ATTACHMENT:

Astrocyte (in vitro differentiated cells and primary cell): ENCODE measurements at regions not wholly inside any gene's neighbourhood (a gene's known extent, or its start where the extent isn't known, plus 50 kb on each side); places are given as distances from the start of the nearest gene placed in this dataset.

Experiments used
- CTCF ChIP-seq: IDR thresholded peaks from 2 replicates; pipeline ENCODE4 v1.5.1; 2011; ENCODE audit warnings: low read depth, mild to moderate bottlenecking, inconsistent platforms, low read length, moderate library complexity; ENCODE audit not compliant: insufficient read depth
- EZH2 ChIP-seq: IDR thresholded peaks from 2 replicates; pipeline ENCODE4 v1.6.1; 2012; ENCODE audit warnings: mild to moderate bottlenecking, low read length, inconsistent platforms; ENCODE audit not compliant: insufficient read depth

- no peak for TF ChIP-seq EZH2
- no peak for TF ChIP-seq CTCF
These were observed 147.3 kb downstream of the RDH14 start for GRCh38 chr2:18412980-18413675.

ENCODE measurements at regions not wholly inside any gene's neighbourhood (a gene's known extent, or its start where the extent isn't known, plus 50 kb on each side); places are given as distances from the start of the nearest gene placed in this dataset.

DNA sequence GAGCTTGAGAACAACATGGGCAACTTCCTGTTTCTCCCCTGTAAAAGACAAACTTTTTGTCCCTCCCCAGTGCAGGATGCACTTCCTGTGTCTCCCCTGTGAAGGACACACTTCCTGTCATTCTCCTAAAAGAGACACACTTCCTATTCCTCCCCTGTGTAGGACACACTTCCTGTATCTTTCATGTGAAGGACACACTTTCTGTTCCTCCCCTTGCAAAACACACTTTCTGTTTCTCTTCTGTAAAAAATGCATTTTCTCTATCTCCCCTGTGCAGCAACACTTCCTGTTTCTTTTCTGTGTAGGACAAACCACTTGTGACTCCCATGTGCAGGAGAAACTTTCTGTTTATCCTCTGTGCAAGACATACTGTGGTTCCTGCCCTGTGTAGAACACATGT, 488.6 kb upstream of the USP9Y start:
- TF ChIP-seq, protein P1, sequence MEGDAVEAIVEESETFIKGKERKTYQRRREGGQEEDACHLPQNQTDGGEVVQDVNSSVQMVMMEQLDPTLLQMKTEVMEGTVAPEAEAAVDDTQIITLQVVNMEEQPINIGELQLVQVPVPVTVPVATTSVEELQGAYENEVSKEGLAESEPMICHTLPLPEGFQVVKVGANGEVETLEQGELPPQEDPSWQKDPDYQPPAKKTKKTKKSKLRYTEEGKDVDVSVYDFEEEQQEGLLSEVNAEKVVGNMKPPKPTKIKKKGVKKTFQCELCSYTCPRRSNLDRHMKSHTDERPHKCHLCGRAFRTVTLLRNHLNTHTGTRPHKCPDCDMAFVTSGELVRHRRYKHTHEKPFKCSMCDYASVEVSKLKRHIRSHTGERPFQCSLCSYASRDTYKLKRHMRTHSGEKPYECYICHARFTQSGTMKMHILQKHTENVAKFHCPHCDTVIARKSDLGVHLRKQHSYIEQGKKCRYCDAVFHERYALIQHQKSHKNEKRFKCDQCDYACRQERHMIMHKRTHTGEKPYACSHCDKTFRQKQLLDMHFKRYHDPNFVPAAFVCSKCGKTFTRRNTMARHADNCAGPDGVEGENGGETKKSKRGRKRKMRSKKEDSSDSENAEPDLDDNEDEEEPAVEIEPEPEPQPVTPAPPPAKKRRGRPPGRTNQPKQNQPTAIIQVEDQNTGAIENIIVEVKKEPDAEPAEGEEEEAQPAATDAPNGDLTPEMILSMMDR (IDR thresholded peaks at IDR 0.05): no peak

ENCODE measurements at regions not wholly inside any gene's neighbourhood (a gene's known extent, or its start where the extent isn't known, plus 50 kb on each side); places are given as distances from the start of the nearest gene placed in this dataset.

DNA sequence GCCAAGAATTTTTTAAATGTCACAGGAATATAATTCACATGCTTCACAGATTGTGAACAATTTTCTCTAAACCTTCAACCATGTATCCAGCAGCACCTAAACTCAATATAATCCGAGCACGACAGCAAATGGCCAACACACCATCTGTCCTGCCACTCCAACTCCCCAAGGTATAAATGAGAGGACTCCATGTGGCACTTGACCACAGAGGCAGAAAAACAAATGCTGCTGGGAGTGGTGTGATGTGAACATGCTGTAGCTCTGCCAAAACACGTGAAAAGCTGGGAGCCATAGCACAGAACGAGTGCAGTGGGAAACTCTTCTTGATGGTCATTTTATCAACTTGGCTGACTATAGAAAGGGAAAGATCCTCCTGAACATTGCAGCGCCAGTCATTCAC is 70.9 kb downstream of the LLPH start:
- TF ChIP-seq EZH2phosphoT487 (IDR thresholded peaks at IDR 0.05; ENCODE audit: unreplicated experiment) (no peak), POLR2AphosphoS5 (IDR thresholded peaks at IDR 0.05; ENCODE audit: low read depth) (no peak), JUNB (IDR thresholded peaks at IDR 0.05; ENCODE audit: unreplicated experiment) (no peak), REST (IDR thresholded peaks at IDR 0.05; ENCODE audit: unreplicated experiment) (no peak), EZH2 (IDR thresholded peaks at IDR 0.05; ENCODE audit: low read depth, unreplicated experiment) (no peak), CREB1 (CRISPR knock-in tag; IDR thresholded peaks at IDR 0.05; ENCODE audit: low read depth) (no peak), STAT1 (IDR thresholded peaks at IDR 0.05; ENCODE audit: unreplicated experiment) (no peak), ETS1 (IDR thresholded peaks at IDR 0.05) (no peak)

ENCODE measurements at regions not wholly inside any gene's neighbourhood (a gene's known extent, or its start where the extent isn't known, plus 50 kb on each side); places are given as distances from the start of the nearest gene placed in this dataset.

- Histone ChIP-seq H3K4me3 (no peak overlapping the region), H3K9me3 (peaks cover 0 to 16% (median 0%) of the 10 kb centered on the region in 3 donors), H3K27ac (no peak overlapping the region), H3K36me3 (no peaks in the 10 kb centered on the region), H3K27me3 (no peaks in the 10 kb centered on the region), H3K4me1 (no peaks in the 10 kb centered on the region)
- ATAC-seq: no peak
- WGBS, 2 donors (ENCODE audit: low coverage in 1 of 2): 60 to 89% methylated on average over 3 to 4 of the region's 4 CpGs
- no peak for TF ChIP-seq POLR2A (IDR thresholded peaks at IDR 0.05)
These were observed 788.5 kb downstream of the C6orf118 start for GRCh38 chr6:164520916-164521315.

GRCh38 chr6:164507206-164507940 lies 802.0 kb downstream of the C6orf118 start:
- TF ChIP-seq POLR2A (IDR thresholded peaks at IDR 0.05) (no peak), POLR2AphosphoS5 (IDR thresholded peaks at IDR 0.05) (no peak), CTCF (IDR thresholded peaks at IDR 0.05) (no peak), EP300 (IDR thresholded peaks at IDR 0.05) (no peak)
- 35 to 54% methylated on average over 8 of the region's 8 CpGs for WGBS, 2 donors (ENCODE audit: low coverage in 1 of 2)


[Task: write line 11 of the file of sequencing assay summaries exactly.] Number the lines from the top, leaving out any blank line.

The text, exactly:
ENCODE measurements at regions not wholly inside any gene's neighbourhood (a gene's known extent, or its start where the extent isn't known, plus 50 kb on each side); places are given as distances from the start of the nearest gene placed in this dataset.